Anyway, back to Ghost In The Shell 2: Innocence; we’re left to assume that the action in the sequel takes place in the same city as the first film, but while it looks the same in the close-in details the movie lacks any establishing shots which explicitly show it to be Hong Kong, and the parade and temple are clearly of a Hokkien Chinese style. If you’ve been to Taiwan, you should recognise the style of the temple as the majority of Taiwanese are of Hokkien roots(*3) (the language usually referred to as Taiwanese is the Taiwan dialect of Minnan Chinese i.e. Hokkien); this is confirmed in the movie’s DVD commentary by the director, who tells us the team made two trips there to get the inspiration for this scene from Taiwanese temples and a parade – which specific parade isn’t made clear, but it looks a bit like the Keelung Ghost Festival.
So, if you’re a fan of Ghost In The Shell 2: Innocence, you might also have to add Taiwan to your anime travel wishlist!
Where to Visit in Asia for a Ghost In The Shell Fix
The new version of Ghost In The Shell also takes place in a vaguely defined future Asian metropolis based on Hong Kong (it was partly filmed there), but this time it features an international cast of characters and is filmed (mostly) in English; the Japanese influence is diminished (though a number of key characters are still Japanese) and if the visuals of the new movie blow you away and inspire you to go to Asia (and the visuals are absolutely stunning), then Hong Kong is definitely the place you’re looking for.
If it’s locales reminiscent of the original anime films that you’re searching for, then again Hong Kong is the main location to visit – check out this awesome post on Recreating Ghost in Hong Kong, and also the amazing photography of Andy Yeung; you might also want to visit Taiwan’s temples or a parade like the Keelung Ghost Festival to see the inspiration for the sequel’s parade sequence. Among many options, Taipei’s Longshan Temple, Ciyou Temple, and Bishan Temple are good ones to visit, especially the latter if you like the sound of a mountain hike to get up to it – with some cracking views to reward you at the top.
But what about Japan? After all, even though visually based on Hong Kong they’re still Japanese movies based on a Japanese story – so where to go if you’re a Ghost In The Shell fan visiting Japan and hoping to catch a whiff of Ghost In The Shell there?
Well, the obvious answer to that is central Tokyo, and more specifically, the area around Shinjuku station with its skyscrapers and neon-decked shopping & entertainment district. West Shinjuku is home to Tokyo’s main skyscraper district, and you can go up a few of them for the city views. The Tokyo Metropolitan Government Building has observation decks up on the 45th floor of each of its twin towers, the Shinjuku NS Building has a couple of dining floors at the top with great views (though you’ll need to actually go into a restaurant to eat in order to see them) as well as an amazing hollow interior, and the New York Bar on the 52nd floor of the Park Hyatt Tokyo (aka the Lost In Translation bar) has outstanding views to go with its outstanding cocktails.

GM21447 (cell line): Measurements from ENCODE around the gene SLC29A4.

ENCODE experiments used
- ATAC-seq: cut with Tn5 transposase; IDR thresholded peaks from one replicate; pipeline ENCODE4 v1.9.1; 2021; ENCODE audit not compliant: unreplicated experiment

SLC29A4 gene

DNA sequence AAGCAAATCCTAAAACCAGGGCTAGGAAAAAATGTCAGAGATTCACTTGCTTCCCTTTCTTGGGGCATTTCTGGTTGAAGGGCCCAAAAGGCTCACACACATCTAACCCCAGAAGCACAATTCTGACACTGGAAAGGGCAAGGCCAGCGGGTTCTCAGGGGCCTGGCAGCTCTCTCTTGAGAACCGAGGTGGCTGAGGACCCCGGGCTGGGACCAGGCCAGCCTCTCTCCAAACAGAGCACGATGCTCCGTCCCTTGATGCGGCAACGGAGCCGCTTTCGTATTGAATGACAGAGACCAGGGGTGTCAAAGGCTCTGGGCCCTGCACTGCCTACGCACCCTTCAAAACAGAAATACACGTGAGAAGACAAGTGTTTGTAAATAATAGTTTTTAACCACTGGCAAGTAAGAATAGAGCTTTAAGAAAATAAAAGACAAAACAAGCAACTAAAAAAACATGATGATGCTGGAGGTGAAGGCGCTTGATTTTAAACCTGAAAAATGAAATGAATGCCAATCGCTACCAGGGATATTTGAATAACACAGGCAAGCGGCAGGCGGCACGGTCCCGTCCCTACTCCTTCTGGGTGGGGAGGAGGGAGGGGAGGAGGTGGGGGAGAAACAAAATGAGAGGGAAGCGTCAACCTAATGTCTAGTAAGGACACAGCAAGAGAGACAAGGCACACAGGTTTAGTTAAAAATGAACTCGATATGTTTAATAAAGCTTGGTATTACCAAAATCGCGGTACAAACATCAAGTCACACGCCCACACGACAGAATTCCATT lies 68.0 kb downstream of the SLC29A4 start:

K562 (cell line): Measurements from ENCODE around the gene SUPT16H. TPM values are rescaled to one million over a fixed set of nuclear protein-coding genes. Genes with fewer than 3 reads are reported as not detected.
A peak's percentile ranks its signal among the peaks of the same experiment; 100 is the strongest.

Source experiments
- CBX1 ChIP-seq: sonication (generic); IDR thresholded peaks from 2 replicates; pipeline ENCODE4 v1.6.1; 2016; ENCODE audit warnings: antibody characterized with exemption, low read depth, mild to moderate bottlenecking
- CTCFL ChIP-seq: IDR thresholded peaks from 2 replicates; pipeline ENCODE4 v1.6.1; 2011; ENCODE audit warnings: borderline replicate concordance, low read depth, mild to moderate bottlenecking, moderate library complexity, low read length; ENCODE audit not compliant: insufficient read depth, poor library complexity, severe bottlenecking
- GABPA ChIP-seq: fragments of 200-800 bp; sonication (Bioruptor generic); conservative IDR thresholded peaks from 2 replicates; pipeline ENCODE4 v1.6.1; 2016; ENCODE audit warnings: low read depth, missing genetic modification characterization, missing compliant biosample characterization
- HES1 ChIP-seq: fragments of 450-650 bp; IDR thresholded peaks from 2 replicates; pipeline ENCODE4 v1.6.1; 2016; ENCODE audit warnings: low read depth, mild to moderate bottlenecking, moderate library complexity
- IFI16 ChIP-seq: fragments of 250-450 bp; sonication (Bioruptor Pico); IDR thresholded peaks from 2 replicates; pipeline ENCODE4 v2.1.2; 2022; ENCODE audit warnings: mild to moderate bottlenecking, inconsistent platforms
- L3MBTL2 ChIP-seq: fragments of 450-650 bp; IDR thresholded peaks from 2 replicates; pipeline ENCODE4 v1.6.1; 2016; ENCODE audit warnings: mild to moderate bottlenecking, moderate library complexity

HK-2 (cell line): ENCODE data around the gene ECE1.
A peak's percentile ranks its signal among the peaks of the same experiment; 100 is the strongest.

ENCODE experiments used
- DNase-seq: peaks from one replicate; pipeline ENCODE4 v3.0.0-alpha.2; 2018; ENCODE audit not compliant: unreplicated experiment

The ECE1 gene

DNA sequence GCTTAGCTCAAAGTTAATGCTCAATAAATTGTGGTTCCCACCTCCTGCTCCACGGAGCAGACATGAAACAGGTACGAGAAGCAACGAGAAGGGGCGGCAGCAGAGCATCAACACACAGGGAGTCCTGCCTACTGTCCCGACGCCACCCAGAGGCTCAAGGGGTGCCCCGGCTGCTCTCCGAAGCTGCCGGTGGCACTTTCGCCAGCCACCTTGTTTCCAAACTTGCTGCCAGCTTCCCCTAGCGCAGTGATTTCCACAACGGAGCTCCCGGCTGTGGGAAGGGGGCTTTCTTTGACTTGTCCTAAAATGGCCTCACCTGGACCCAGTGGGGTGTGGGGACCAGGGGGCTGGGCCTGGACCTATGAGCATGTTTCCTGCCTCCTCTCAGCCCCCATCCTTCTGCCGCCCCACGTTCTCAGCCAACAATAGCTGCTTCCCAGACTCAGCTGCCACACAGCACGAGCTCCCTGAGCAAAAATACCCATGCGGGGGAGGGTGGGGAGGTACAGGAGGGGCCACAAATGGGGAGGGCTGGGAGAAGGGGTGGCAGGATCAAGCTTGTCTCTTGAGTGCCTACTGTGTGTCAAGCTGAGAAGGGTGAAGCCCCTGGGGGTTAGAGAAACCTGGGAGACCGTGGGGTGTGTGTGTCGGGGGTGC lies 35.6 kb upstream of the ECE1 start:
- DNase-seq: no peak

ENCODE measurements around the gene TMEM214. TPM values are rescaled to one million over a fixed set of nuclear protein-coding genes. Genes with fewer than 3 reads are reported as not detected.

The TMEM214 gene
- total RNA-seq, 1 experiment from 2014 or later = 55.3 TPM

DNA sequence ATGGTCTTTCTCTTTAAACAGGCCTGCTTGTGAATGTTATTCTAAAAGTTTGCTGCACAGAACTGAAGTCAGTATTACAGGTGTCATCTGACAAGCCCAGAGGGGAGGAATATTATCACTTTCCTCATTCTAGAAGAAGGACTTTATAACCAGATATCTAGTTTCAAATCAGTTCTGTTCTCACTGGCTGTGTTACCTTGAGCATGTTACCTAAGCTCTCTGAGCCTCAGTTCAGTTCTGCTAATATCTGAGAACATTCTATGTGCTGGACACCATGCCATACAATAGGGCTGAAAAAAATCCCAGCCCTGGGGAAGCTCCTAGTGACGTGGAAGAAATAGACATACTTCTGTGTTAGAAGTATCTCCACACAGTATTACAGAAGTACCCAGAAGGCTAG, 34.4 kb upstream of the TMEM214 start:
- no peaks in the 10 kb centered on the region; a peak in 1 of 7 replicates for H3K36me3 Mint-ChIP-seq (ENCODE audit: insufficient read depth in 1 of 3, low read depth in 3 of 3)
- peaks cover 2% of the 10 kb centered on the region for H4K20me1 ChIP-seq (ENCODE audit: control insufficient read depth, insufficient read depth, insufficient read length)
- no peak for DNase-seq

The Metropolitan Government Building is free, but the other two are more interesting. The NS Building is a neat bit of architecture, utterly non-descript on the outside but having a hollow interior with an atrium going right up to the roof and an enormous water clock, and if you go for dinner on the upper floors you get the views thrown in (the restaurants up there aren’t crazy expensive either, unlike in some of the other skyscrapers in town); visiting the Park Hyatt bar means paying an entrance fee in the evening, but it’s free to enter in the afternoon and you just have to pay for your drinks (it’s not a cheap bar though – think in the region of 2,000 yen for a cocktail).
All these buildings are cool to go up, though there’s nothing particularly GITS-esque about them, beyond having somewhat futuristic views of an Asian metropolis. Perhaps better is a wander around the shopping streets and alleyways of East Shinjuku – head there on a rainy day and get yourself a plastic umbrella from the convenience store, and walk around in the neon-lit drizzle while listening to this and you might just capture the feeling you’re looking for. Or alternatively, stick some Vangelis on and pretend you’re in Blade Runner! It works for both:
For a walking tour of Shinjuku taking in the above and more, see my post here (with maps)
*1 although vaguely defined in the film, things are much more fleshed out in the manga and TV series. Although the two differ, they both have the main centre of the action as the fictional Japanese city of Niihama, built on reclaimed land in the Seto Inland Sea following the complete destruction of the Greater Tokyo area in World Wars 3 & 4
*2 although the film is mostly consistent in using traditional Chinese characters, I do spot a few simplified (i.e. mainland Chinese) characters in the sequence:
This could be a mistake on the part of the animators, or perhaps they actually did see those characters in Hong Kong and so reproduced it on film – but given it was made in 1995, prior to Hong Kong’s return to China, this doesn’t seem all that likely. Or, perhaps, it was even a prescient prediction of the increased future influence of mainland China on Hong Kong
*3 The overseas Chinese communities of Thailand, Indonesia, and the Philippines are also mostly Hokkien, with significant Hokkien influence in Singapore & Malaysia too, so if you’ve visited the Chinese temples in Bangkok’s Chinatown, or elsewhere in Southeast Asia, you’ll likely have seen a similar style there
Any questions or comments? Give me a shout below!